The holidays can be a trying time for anyone trying to maintain a strict diet and fitness regimen. Every event is centered around drinking booze and overeating, and the sheer number of events makes it nearly impossible to keep a steady gym schedule.
But for many people, the worst part of dieting during the holidays isn’t the temptation of Christmas cookies and eggnog—t’s dealing with your fucking family.
If you come from a family like mine — where family members keep track of, and feel free to openly question and comment on each other’s eating habits — maintaining a diet means having to explain and defend yourself.
I vividly remember trying to cut weight for football as a kid and my mom deeming it necessary to announce that fact to everyone at a barbecue. Or my grandparents essentially force-feeding me chili and Hershey’s chocolate every time I visited — offering me food until I’d finally break down and accept their hospitality.
This might be because we hail from the Midwest, where people equate food with love, and every dish is a casserole smothered in processed cheese, and dieting is seen as an affront to a person’s way of life. But it’s not something unique to my family. For some reason, many people feel entitled to comment on what their loved ones eat.
But whatever their reason, it’s annoying as hell — and flat-out rude. And being the recipient of such attention can be immensely frustrating. That’s why I’ve arranged this gentleman’s guide on how to deal with the familial side of dieting.
Don’t Say Anything
Your best bet for avoiding the dreaded diet conversation is to not mention it at all, and simply hope no one else notices. You simply make yourself a plate of the few healthful options available, eat it and go about your business. This is easier said than done, however, especially if you’re part of a family that takes food very seriously and monitors each person’s consumption. In that case, you might find Aunt Bettie asking why you didn’t treat yourself to her signature meatballs.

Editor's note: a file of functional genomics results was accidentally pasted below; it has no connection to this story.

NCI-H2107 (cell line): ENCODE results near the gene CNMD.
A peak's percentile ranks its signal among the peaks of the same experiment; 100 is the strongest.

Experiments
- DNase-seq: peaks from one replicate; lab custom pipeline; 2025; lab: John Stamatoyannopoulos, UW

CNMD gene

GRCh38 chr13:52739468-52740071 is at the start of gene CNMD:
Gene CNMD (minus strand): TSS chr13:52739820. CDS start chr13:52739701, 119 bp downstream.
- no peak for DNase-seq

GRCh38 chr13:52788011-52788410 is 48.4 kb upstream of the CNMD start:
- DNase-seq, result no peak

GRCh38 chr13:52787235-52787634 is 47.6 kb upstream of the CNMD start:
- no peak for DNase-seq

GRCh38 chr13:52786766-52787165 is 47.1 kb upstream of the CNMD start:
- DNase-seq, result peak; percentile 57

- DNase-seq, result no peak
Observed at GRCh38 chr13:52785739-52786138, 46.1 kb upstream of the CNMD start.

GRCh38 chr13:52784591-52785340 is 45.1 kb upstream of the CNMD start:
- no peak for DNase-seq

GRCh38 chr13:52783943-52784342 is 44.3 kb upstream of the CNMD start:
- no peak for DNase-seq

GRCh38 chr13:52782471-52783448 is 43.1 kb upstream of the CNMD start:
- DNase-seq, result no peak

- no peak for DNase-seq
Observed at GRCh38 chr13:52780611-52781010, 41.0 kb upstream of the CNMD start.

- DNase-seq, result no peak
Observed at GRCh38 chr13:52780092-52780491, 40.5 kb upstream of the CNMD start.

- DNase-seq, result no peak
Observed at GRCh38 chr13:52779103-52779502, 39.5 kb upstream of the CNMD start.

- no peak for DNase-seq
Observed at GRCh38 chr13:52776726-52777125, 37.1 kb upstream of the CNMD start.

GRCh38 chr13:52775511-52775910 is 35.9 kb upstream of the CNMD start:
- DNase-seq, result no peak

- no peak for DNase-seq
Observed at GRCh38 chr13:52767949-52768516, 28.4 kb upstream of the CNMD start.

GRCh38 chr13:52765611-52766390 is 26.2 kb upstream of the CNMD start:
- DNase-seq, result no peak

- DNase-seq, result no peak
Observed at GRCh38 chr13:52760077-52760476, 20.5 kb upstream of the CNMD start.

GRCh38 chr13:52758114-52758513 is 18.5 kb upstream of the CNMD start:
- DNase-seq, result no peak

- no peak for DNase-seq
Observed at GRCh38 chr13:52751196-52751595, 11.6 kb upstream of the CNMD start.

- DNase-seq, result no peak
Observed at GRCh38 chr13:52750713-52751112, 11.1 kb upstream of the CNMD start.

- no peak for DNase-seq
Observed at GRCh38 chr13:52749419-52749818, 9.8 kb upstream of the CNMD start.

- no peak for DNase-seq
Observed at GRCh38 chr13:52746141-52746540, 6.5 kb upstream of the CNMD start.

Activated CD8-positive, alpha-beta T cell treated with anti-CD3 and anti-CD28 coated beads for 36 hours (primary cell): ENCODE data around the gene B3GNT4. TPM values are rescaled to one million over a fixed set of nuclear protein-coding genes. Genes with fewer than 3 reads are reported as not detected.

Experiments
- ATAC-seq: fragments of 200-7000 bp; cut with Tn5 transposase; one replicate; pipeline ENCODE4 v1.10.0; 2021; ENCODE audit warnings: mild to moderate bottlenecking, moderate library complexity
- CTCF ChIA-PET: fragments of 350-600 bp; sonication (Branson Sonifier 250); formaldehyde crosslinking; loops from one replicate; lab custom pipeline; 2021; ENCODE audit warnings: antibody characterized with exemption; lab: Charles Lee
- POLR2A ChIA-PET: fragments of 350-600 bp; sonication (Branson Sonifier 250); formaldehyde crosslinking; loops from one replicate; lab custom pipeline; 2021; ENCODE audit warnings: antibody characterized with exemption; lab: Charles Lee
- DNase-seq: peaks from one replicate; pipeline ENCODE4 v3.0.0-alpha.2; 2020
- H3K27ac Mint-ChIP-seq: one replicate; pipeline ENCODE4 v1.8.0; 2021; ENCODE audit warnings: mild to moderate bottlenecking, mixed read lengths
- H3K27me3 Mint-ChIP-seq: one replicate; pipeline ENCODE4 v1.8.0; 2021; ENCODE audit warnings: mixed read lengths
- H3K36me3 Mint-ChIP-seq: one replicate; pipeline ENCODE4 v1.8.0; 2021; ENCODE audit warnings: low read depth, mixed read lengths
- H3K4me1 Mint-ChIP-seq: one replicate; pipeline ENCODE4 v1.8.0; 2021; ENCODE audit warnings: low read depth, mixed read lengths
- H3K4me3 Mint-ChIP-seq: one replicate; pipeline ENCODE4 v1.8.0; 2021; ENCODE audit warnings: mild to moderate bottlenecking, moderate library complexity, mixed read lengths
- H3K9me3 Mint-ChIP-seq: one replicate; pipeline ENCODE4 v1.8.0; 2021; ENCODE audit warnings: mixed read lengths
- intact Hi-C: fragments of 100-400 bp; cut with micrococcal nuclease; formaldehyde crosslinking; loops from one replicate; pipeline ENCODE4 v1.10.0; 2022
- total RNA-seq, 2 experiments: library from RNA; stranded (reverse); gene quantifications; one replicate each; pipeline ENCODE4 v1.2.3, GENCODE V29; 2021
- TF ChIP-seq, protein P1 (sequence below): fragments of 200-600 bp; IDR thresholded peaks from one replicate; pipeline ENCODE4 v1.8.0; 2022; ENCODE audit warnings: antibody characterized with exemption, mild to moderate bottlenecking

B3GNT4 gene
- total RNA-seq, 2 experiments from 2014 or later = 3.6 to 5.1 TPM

Fill Up Your Plate, Just Don’t Eat the Unhealthy Parts
In that case, it’s best to just fill up a plate as if you were trying to eat yourself to an early grave, but then only eat the parts that coincide with your specific dietary restrictions. You can just move the macaroni and cheese, stuffed shells, stuffing and ham around your plate until it becomes a big mess of assorted foodstuffs, making it seem like you ate it all — or at least most of it.
Bring a Dish for Yourself
Play it right, and your family will be so dazzled by your contribution that they won’t even think to scrutinize your motivations. After all, healthy doesn’t mean unappetizing. You can bring roasted Brussels sprouts! Everyone loves Brussels sprouts, and they’re amazingly easy to make. Just halve them with a chef’s knife, toss them in a bowl, douse them with olive oil, salt and pepper and then either cook them in a cast iron grill on your stove top until nice and brown, or roast them in the oven at 450 degrees for approximately 35 minutes.
Or fish. Grab a huge slab of salmon from your local deli, smother it with olive oil, salt and pepper (again) and broil for approximately 15 minutes.
Similar to how you don’t want someone questioning your dietary decisions, no one else wants to hear you drone on about the veganism documentary you discovered on Netflix and how all the animal protein they’re ingesting will give them cancer. Overeating is as much a part of Christmas as shitty holiday songs. Don’t shame people for their gluttony, and they might pay you the same respect.
Tell Them to Mind Their Own Damn Business
If subtlety doesn’t work, you can politely tell Aunt Jeanie to keep it to herself when she questions the abundance of greens on your plate and/or tries to foist a slice of pie on you. No one other than a board-certified physician should be allowed to question your dietary decisions.
Be Completely Honest
Why do people feel compelled to comment on someone else’s diet in the first place? A popular theory is that people feel threatened by seeing their friends and family members diet — it reminds them of their own weight and dietary issues — so they lash out with passive-aggressive quips.
Much like they shouldn’t take personally the decisions you make about your body, you shouldn’t take personally the questions they pose to you. I know this is incredibly difficult — dieting is already an emotional exercise for a lot of people, and combining it with familial relationships makes it all the more volatile. But if you can casually, yet directly, address their questions, the matter will likely soon be over.
So the next time a family member asks, “What, are you on a diet or something?”, stay calm knowing that their question says more about them than it does about you, and politely respond, “Yes, I am. Why do you ask?”
If they see you’re comfortable not only maintaining, but discussing your diet plan, they may just drop the inquiry altogether. Also, “Why do you ask?” is an excellent and underused passive-aggressive comeback. It not only deflects the initial question, but it makes the other person feel rude for even asking it.
Happy holidays, everyone.